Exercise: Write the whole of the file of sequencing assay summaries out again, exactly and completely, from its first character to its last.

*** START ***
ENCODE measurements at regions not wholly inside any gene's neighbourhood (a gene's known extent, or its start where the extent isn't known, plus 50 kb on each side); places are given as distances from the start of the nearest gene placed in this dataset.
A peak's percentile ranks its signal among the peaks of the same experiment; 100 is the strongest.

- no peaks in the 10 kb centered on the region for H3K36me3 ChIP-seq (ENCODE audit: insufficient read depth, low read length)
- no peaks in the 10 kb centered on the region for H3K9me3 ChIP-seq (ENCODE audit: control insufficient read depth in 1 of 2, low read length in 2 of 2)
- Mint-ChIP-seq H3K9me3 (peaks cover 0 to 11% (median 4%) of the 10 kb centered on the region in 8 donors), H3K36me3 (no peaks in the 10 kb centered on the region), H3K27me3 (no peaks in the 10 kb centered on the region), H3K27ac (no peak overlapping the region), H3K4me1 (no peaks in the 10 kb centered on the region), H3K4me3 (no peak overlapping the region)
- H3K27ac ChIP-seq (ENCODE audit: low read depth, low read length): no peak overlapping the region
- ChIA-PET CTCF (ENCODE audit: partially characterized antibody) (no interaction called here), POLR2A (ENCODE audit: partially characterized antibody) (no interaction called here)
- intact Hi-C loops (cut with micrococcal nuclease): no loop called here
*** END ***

ENCODE measurements at regions not wholly inside any gene's neighbourhood (a gene's known extent, or its start where the extent isn't known, plus 50 kb on each side); places are given as distances from the start of the nearest gene placed in this dataset.
A peak's percentile ranks its signal among the peaks of the same experiment; 100 is the strongest.

- no peaks in the 10 kb centered on the region for H3K36me3 ChIP-seq (ENCODE audit: insufficient read depth, low read length)
- no peaks in the 10 kb centered on the region for H3K9me3 ChIP-seq (ENCODE audit: control insufficient read depth in 1 of 2, low read length in 2 of 2)
- Mint-ChIP-seq H3K9me3 (peaks cover 0 to 11% (median 4%) of the 10 kb centered on the region in 8 donors), H3K36me3 (no peaks in the 10 kb centered on the region), H3K27me3 (no peaks in the 10 kb centered on the region), H3K27ac (no peak overlapping the region), H3K4me1 (no peaks in the 10 kb centered on the region), H3K4me3 (no peak overlapping the region)
- H3K27ac ChIP-seq (ENCODE audit: low read depth, low read length): no peak overlapping the region
- ChIA-PET CTCF (ENCODE audit: partially characterized antibody) (no interaction called here), POLR2A (ENCODE audit: partially characterized antibody) (no interaction called here)
- intact Hi-C loops (cut with micrococcal nuclease): no loop called here